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Sunday Salon
with Greg Fallis

Bill Brandt


He’s generally described as the greatest—or one of the greatest—of all British photographers. That’s a lot of weight for a person to carry around.

There’s always an inherent risk in writing about ‘the greatest’ in any field, including photography. Critics, admirers, other photographers—all sorts of people often have an emotional investment in ‘the greatest.’ It becomes so easy to offend somebody’s sensibilities and spark an argument. But the real problem in writing about the truly great photographers is that they aren’t easily contained in a single short essay.

It’s not just Brandt; I’ve felt the same way when it came to writing about any photographer described as ‘the greatest.’ I was reluctant to write about Cartier-Bresson and Robert Frank and a few others who are described as being among the great.

One reason Brandt, for example, is considered to be among the great is because he’s famous for his landscapes. And for his portraiture. And for his photographs of British society. And for his images of ordinary folks during the Second World War. And for his nudes. Each of those facets of his work deserves to be examined and discussed—and yet it’s impossible to do that adequately in an essay of this length. It’s doubly impossible to do that AND to give the background necessary to understand Brandt as a person as well as understanding him as a photographer.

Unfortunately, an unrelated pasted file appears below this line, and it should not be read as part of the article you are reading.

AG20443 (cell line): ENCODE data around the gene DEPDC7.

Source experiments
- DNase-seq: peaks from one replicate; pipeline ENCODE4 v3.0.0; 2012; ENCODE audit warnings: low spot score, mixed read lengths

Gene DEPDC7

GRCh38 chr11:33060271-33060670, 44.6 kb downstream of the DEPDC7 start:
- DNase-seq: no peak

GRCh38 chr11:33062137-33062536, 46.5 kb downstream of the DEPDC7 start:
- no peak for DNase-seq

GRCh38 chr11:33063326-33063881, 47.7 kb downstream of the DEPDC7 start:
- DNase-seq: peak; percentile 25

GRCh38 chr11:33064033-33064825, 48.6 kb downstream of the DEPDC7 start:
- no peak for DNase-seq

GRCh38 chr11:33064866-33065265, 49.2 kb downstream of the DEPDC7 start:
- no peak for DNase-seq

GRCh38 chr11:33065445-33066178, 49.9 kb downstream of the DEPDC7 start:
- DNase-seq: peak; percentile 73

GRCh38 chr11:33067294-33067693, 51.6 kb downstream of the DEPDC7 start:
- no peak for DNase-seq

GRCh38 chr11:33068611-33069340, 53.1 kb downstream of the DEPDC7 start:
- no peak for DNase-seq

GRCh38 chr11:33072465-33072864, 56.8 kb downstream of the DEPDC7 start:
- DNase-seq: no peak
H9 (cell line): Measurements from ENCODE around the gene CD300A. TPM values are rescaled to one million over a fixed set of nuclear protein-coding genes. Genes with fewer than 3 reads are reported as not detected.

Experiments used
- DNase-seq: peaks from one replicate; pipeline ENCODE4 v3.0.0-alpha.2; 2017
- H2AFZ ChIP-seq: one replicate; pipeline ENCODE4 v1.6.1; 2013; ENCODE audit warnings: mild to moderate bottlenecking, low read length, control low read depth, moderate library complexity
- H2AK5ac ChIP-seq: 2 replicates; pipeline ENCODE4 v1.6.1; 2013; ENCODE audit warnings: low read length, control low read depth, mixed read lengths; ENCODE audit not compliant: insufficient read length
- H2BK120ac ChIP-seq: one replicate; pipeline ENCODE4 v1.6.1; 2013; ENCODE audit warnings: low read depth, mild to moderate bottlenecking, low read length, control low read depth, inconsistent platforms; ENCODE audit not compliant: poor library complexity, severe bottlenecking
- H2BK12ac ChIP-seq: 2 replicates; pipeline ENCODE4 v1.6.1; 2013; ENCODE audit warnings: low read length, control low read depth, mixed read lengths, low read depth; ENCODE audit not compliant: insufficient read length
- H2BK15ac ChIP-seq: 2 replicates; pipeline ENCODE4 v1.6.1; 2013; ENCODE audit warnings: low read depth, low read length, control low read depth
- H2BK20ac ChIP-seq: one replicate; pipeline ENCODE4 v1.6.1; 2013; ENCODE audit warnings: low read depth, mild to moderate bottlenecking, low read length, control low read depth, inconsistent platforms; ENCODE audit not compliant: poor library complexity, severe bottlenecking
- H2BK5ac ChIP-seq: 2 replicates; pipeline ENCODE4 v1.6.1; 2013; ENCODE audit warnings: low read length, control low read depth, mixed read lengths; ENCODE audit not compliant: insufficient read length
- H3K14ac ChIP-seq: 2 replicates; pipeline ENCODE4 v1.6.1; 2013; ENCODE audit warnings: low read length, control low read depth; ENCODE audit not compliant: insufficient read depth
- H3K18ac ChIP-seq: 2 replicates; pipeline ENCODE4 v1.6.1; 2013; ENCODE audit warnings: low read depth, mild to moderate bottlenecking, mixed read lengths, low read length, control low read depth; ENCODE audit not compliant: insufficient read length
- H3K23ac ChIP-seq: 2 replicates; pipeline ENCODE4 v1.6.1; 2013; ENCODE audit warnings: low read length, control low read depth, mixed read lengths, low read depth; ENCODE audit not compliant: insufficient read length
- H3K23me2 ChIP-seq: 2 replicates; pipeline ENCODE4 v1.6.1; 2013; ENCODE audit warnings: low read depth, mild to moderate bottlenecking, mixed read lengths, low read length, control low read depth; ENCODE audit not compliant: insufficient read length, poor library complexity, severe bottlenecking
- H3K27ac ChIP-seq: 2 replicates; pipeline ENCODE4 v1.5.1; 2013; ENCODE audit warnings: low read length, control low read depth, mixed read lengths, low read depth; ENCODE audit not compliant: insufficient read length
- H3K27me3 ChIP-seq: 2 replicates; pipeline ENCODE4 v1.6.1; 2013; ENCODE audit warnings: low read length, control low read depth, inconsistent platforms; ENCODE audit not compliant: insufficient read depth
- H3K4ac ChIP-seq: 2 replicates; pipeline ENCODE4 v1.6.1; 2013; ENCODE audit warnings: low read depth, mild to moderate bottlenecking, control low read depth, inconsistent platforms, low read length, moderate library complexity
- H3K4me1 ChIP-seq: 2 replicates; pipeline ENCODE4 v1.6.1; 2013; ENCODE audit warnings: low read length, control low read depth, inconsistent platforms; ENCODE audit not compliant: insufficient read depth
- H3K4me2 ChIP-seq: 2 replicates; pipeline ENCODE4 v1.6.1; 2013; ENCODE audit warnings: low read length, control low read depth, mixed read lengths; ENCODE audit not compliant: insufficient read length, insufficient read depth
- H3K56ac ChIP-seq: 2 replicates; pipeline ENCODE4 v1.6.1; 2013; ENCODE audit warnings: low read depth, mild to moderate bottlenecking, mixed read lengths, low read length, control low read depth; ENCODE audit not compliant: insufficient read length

So—what to do? What I’ve chosen to do is focus this salon on the material I like best: Brandt’s early photographs of British society and his later portraits. His landscapes, his nudes, his photojournalism during the war—they’re all worthy of study, and I advise everybody to seek out those bodies of work. At some point in the future I may even return to them in another Sunday Salon. But for now I’m going to focus on Bill Brandt’s people, the portraits (both formal and informal) of the men and women who lived in the land Brandt loved.

Those photographs are exemplified, I think, in the very first Bill Brandt photograph I can recall seeing—a photo of a girl doing the Lambeth Walk.

East End girl, doing the Lambeth Walk c. 1936

There’s such a wonderful combination of innocence and awareness in that photo, such a contradiction between the joyful strut and the bleak setting. It’s an image that, once seen, takes up residence in the memory and lives there. The photograph is imbued with such a deep sense of time and place—England between the wars—that it might as well have a Union Jack stamped on it.

And yet one of the peculiarities of Bill Brandt (and there were many) is that even though he’s usually described as one of the best British photographers, he wasn’t born in Britain. He was born Hermann Wilhelm Brandt in Hamburg, Germany in 1904. His mother was German, his father was a British citizen who’d lived in Germany since the age of five. Young Willy (as he was called then) grew up more German than British.